We are so relaxed here in Michigan that we allow days to pass without making any explorations. This does not mean we are not busy. After months of tweaking and cursing and learning new computer concepts we are now feeling comfortable with both of our new computers. Computers are like quadripeds. Our last Macintosh PowerBook is a Unicorn (thanks, Laura); our old Hewlett-Packard Pavilion is a Shetland Pony, our new Dell Inspiron a nervy racehorse, and our new ThinkPad a Percheron. We've broken the new ones in, though both horses and riders have seemed a little bruised, in spirit if not in body. At Bryan's insistence we have written down our lessons from the installations, but we remain skeptical that the next upgrades in a couple of years will be any easier. If only we weren't travelling we could be like Google and have thousands of cheap horses in the stable, which we would freely send to the glue farm when they didn't earn their hay. Trilliums in Ann Arbor
In fairness to the computers, we admit that we have a lot of new software, including a new multi-user genealogy program called The Master Genealogist (TMG). It's taken us quite a while to get up to speed, but this week we turned out our first reports on Chuck's family, and are pretty happy with the results. Our old products with Reunion were easy to create, but we tended to throw in a lot of extraneous material, and our source citations were sometimes embarrassingly incomplete. TMG requests the user to have professional standards, and has even more capabilities than Reunion. What's more, we can both add to the same database by networking our two PCs. We are still producing HTML output on CDs, with the aid of a companion program by John Cardinal called Second Site. Happy to provide more details to our genealogy correspondents.
But that's not what motivated us to write. We've been enjoying the cool, changeable spring weather in Michigan. Perhaps all those years in Southern California have driven us north, but now we want no part of 90 degrees, and even 80 seems warm. All shades of fresh spring green abound hereabouts, punctuated by bursts of floral color, both wild and man-made. For example, the finest stands of wild trillium are to be found on a certain golf course south of Ann Arbor. We had inside information that the golfers were all holding back for the inaugural late afternoon round followed by a big feed, so the course was almost deserted. Besides the trilliums we spotted violets and lilies of the valley and plantings of tulips. What a feast for the eyes. Thanks, Frank.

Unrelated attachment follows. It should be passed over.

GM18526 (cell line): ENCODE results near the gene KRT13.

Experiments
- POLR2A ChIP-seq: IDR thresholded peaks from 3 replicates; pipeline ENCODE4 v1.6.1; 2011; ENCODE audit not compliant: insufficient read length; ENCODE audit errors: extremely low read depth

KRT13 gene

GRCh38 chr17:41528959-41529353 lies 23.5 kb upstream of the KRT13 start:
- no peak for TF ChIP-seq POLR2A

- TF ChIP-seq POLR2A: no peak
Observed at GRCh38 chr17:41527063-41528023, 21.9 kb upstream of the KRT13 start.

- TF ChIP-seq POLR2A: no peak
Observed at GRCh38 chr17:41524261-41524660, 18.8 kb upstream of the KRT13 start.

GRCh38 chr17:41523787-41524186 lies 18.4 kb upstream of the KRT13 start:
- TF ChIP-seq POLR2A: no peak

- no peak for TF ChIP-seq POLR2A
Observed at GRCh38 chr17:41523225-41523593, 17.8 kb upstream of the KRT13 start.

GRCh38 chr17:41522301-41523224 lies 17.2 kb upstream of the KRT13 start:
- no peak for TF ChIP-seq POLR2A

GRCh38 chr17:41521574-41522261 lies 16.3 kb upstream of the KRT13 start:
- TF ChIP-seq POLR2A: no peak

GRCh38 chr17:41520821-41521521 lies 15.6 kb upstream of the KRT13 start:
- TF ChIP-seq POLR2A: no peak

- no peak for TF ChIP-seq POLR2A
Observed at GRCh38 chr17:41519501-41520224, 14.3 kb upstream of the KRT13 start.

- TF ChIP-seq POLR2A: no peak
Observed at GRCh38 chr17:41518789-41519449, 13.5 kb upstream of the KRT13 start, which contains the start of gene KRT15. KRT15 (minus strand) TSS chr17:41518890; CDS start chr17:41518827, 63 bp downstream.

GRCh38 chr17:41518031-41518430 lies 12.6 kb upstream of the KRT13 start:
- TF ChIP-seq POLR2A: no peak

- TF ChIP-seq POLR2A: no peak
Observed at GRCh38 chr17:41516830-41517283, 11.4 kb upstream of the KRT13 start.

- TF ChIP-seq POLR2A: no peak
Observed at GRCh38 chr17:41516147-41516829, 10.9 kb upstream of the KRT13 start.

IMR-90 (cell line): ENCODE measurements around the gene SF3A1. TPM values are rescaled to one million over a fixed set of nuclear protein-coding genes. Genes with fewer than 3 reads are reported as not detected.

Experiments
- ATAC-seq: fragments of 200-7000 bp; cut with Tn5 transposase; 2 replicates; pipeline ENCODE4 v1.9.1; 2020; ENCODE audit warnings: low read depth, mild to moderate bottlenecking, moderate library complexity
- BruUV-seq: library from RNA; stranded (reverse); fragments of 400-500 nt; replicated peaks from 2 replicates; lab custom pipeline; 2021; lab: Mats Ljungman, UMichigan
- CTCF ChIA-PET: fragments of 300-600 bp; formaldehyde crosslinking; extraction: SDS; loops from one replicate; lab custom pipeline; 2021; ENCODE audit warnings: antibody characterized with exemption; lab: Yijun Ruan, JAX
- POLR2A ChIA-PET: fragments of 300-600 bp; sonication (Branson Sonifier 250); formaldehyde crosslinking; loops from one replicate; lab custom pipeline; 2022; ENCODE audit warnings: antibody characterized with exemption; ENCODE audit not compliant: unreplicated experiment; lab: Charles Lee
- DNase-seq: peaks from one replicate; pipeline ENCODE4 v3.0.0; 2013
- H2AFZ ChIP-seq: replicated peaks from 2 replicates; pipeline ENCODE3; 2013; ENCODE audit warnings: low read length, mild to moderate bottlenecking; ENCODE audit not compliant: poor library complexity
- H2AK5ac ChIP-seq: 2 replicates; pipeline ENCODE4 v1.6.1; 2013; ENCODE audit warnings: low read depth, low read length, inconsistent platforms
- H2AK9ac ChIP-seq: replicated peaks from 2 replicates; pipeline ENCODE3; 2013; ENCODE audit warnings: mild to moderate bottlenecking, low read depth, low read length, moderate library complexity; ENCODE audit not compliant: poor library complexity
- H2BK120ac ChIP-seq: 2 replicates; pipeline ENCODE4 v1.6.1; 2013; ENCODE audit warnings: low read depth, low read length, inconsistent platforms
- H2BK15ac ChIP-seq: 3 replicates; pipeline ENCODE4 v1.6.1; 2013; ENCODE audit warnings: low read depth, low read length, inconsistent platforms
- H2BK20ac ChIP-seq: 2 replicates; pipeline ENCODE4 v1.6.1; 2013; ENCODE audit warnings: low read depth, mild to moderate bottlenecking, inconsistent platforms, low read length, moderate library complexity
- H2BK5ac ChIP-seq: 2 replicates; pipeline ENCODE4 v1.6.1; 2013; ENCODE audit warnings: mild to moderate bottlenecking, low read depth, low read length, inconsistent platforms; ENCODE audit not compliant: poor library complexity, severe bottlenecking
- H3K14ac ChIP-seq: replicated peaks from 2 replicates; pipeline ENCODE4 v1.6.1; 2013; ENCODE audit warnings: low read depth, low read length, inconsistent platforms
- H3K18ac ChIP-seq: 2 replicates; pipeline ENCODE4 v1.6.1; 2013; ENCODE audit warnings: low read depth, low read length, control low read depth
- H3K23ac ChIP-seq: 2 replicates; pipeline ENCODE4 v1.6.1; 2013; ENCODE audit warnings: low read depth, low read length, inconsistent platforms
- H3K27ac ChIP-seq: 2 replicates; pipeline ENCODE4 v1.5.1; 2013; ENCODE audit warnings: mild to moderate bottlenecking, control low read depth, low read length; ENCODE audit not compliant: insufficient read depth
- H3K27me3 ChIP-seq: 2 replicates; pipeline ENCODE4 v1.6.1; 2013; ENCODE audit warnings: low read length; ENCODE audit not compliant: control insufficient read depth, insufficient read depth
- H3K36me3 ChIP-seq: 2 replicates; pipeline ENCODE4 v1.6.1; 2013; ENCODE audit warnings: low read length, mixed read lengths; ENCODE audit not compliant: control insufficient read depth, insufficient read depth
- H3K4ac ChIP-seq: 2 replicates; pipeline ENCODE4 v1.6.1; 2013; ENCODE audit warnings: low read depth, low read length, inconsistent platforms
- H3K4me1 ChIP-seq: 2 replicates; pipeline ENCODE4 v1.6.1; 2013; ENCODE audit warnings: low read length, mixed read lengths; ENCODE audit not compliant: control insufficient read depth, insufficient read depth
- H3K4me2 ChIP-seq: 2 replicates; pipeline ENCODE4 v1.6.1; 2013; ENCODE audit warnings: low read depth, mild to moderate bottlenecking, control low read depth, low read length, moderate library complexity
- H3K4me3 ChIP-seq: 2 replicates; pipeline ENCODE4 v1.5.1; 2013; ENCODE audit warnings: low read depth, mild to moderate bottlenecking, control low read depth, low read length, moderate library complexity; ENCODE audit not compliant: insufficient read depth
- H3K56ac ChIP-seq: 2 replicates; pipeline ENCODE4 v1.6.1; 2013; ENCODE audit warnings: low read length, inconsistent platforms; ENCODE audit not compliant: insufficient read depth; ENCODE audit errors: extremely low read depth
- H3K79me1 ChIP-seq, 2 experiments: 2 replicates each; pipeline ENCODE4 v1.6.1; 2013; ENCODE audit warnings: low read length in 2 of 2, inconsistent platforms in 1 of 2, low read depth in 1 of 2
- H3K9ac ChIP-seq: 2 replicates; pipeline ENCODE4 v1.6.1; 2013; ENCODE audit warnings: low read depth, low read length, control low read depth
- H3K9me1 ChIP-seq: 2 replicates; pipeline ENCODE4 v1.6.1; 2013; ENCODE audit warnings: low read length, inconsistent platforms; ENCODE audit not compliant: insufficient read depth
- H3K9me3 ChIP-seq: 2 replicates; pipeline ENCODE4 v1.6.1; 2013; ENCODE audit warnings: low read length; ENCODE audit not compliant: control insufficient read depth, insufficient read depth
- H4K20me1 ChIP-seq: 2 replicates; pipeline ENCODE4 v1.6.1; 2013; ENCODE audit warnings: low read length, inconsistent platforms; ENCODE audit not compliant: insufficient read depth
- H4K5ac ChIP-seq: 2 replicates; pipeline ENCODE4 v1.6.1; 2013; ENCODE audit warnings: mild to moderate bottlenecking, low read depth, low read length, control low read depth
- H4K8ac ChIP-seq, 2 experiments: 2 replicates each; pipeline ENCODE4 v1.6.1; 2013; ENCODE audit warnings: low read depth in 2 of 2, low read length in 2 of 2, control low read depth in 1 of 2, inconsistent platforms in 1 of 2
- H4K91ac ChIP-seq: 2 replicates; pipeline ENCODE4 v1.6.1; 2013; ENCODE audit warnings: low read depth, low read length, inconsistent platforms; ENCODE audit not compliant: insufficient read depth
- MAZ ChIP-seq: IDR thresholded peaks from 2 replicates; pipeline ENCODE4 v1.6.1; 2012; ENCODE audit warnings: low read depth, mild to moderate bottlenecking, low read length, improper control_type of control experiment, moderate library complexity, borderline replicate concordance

Friends and relatives have treated us to some home-cooked meals with pork roast and hard-to-find-in-restaurant veggies like chard and parsnips, and tasty bagels and lox. Thanks, Diana. Thanks, Catherine. Local restaurants have provided us with a good selection of exotic cuisine, including Korean, Lebanese, and Polish. Details on request.
Much of the collection of the Detroit Institute of Arts (DIA, but not to be confused with the Defense Intelligence Agency) is in storage or out on loan, since major building renovations lasting two years are underway. Kaye and Elsa saw some unimpressive paintings along with some statues and pots from Africa and Asia, and Arab calligraphy. DIA seems to be following the (we think poor) example of the Tate by grouping works by theme rather than period or style. It's jarring to see medieval art flanking a Mark Rothko abstract, and it's hard to believe the artists had the same thing in mind at all.
On the other hand, the travelling exhibit, American Attitude: Whistler & His Followers, is well worth visiting. Since the DIA is the proud owner of Diego Rivera fresco Whistler's Mother, aka Arrangement in Grey and Black, they have put together a fine specialized showing in conjunction with the High Museum of Atlanta. The show fills six galleries, beginning with portraits, landscapes, and finally Nocturne in Black and Gold: The Falling Rocket, inspired by London's Cremorne Gardens. For this mildly impressionistic work, Whistler won the opportunity of suing the art critic John Ruskin. Ruskin damned the work as follows:
"For Whistler's own sake, no less than for the protection of the purchaser, Sir Coutts Lindsay ought not to have admitted works into the gallery in which the ill-educated conceit of the artist so nearly approached the aspect of willful imposture. I have seen and heard, much of Cockney impudence before now, but never expected to hear a coxcomb ask two hundred guineas for flinging a pot of paint in the public's face."
The coxcomb won a farthing in damages, but sold the painting for 800 guineas. Which says something, either about wealth or about art.
In the Great Court in the center of the DIA are large frescos by Diego Rivera, created in 1932 and 1933 at which time the Ford plant at River Rouge employed 100,000 workers (today the same plant employs 6,000). The unveiling produced a wave of controversy -- the nudes were pornographic, the vaccination panel sacrilegious, Rivera was a Marxist, the walls should be whitewashed to eradicate this obscenity. The art was saved due to the efforts of the community led by the DIA and Edsel Ford, but Rivera's next efforts, Rockefeller Center, were destroyed before completion owing to the presence of a portrait of Lenin. What this may say about the art taste of Ford and Rockefeller we don't speculate. As for us, well, we like Diego Rivera's work, and are generally opposed to censorship, except for the protection of young children.